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In socially flexible species, the tendency to live in groups is expected to vary through a trade-off between costs and benefits, determined by ecological conditions. The Resource Dispersion Hypothesis predicts that group size changes in response to patterns in resource availability. An additional dimension is described in Hersteinsson's model positing that sociality is further affected by a cost-benefit trade-off related to predation pressure. In the arctic fox (Vulpes lagopus), group-living follows a regional trade-off in resources' availability and intra-guild predation pressure. However, the effect of local fluctuations is poorly known, but offers an unusual opportunity to test predictions that differ between the two hypotheses in systems where prey availability is linked to intra-guild predation. Based on 17-year monitoring of arctic fox and cyclic rodent prey populations, we addressed the Resource Dispersion Hypothesis and discuss the results in relation to the impact of predation in Hersteinsson's model. Group-living increased with prey density, from 7.7% (low density) to 28% (high density). However, it remained high (44%) despite a rodent crash and this could be explained by increased benefits from cooperative defence against prey switching by top predators. We conclude that both resource abundance and predation pressure are factors underpinning the formation of social groups in fluctuating ecosystems.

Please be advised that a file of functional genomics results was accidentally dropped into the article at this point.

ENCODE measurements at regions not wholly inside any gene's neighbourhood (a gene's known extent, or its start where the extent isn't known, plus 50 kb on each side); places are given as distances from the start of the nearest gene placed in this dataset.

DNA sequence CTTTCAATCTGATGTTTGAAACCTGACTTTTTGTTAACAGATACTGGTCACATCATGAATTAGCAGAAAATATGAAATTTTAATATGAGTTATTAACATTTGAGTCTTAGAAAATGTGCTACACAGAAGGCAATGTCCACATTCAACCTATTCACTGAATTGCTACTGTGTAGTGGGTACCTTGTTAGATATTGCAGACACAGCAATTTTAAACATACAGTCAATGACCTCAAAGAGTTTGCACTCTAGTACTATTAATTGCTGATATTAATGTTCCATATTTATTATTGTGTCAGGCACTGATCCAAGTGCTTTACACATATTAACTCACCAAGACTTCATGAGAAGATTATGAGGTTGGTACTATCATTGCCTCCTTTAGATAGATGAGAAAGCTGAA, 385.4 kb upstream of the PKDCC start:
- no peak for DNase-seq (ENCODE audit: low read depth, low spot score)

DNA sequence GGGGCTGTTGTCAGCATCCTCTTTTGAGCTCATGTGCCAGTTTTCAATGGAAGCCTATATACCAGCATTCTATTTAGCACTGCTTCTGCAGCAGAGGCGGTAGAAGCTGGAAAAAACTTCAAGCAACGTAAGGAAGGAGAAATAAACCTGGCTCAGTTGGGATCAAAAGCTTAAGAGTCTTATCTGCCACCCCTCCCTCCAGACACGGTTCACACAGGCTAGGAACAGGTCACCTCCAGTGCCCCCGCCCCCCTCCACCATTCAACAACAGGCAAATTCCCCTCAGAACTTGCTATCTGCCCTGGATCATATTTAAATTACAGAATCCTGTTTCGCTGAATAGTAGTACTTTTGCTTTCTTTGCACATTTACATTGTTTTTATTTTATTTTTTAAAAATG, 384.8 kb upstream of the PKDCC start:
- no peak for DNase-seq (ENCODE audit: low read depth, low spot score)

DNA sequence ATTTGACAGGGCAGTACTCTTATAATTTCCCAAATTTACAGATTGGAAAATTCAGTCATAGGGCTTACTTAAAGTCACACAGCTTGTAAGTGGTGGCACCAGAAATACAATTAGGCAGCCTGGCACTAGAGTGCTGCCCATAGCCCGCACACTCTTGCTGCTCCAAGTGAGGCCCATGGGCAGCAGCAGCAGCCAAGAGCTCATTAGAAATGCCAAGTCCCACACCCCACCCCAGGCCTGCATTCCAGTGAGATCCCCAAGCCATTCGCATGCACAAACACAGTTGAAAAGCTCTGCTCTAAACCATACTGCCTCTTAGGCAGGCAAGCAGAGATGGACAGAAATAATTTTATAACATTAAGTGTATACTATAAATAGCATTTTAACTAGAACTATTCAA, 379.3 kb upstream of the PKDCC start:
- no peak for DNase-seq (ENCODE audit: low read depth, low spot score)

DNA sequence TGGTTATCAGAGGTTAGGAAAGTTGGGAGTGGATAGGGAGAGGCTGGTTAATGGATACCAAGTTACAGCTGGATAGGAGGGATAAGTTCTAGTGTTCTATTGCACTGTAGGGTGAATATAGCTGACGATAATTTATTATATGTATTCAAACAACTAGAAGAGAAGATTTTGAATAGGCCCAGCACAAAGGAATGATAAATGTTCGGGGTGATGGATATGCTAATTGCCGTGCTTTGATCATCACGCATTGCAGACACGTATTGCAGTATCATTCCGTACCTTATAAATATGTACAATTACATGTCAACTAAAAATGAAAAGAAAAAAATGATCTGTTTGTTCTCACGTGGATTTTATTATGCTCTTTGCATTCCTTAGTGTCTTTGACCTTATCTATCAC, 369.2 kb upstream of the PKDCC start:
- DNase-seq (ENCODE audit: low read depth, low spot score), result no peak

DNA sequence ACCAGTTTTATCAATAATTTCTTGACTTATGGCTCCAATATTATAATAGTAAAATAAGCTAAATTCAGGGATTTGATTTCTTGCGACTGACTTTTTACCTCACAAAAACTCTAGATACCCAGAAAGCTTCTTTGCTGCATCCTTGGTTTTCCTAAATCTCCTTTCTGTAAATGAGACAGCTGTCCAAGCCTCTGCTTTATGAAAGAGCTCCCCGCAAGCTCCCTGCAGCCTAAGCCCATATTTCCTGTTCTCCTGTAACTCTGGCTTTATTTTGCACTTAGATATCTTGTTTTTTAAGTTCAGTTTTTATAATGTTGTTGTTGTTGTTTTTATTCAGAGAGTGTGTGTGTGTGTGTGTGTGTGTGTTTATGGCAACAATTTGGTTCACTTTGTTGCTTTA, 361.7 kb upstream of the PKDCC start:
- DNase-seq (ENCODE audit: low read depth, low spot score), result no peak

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Cooperative defence, Group size, Group-living, Intra-guild predation, Resource dispersion